Toroid (closed) tandem repeat domain

A toroid repeat is a protein fold composed of repeating subunits, arranged in circular fashion to form a closed structure.[1][2]


In the case when the N- and C-terminal repeats lie in close physical contact in a tandem repeat domain, the result is a topologically compact, closed structure. Such domains typically display a high rotational symmetry (unlike open repeats that only have translational symmetries), and assume a wheel-like shape. Because of the limitations of this structure, the number of individual repeats is not arbitrary. In the case of WD40 repeats (perhaps the largest family of closed solenoids) the number of repeats can range from 4 to 10 (more usually between 5 and 7).[3] Kelch repeats, beta-barrels and beta-trefoil repeats are further examples for this architecture.


Closed solenoids frequently function as protein-protein interaction modules: it is possible that all repeats must be present to form the ligand-binding site if it is located at the centre or axis of the domain "wheel". The WD40 repeat is a prime example of this function.[4]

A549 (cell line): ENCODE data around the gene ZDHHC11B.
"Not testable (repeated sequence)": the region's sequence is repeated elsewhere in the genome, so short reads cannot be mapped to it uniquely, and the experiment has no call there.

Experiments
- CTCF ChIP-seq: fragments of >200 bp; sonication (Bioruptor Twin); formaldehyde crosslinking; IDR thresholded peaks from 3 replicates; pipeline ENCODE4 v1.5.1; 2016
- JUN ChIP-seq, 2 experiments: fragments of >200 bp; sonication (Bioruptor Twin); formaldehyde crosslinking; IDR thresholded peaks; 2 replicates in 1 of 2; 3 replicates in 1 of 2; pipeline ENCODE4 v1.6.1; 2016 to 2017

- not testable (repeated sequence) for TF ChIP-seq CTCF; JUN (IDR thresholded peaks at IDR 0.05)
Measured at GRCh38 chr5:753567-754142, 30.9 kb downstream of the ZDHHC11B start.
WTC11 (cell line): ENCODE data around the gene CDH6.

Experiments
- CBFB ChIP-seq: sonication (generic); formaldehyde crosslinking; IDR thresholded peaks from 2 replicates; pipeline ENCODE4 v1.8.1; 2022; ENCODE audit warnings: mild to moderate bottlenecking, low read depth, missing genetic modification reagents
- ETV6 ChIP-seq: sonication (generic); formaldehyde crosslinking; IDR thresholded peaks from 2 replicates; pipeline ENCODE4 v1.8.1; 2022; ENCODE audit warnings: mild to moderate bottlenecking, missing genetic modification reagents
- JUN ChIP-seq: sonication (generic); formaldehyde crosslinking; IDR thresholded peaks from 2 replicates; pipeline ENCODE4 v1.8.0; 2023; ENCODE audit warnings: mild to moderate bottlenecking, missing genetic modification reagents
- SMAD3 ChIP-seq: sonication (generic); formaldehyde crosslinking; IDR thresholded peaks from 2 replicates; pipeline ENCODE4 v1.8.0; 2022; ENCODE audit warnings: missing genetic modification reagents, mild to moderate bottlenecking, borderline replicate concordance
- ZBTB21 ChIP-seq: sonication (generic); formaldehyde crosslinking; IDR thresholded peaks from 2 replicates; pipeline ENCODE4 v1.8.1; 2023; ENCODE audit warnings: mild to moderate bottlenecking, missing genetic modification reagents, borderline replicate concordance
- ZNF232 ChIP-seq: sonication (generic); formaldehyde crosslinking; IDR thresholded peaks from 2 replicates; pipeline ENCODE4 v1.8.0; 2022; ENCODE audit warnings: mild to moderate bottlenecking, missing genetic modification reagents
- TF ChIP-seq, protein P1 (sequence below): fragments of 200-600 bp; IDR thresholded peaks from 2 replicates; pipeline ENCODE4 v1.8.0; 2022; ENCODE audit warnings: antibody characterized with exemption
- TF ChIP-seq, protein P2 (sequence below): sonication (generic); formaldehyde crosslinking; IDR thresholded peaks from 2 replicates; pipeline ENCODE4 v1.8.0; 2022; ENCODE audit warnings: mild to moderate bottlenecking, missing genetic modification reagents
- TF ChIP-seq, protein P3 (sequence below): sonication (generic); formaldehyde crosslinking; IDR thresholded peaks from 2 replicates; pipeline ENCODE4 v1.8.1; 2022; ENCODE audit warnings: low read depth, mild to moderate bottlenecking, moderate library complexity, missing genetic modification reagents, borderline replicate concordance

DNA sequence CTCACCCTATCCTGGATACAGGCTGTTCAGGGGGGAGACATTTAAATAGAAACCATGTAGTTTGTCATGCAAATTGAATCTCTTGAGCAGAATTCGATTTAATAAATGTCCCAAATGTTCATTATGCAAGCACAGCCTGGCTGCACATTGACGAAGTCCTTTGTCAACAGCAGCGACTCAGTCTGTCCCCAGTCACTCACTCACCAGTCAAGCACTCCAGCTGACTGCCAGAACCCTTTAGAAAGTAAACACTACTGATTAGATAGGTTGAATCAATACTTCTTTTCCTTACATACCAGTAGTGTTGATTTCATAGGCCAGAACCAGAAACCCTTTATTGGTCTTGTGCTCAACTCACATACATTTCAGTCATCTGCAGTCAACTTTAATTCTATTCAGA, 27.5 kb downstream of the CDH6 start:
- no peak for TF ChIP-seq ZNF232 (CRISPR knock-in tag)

The following major sub-classes of toroid repeat proteins can be found:[1][2]

  1. TIM barrel structures composed of eight units with alternating beta strands and alpha helices
  2. Beta barrel structures composed on a single circular beta sheet
  3. Beta propeller structures composed of beta sheets formed by individual repeat units arranged in a circle, in particular the WD40 repeat and Kelch motif families


  1. ^ a b Kajava AV (September 2012). "Tandem repeats in proteins: from sequence to structure". Journal of Structural Biology. 179 (3): 279–88. doi:10.1016/j.jsb.2011.08.009. PMID 21884799.
  2. ^ a b Paladin L, Hirsh L, Piovesan D, Andrade-Navarro MA, Kajava AV, Tosatto SC (January 2017). "RepeatsDB 2.0: improved annotation, classification, search and visualization of repeat protein structures". Nucleic Acids Research. 45 (D1): D308–D312. doi:10.1093/nar/gkw1136. PMC 5210593. PMID 27899671.
  3. ^ Chen CK, Chan NL, Wang AH (October 2011). "The many blades of the β-propeller proteins: conserved but versatile". Trends Biochem. Sci. 36 (10): 553–61. doi:10.1016/j.tibs.2011.07.004. PMID 21924917.
  4. ^ Stirnimann CU, Petsalaki E, Russell RB, Müller CW (October 2010). "WD40 proteins propel cellular networks". Trends in Biochemical Sciences. 35 (10): 565–74. doi:10.1016/j.tibs.2010.04.003. PMID 20451393.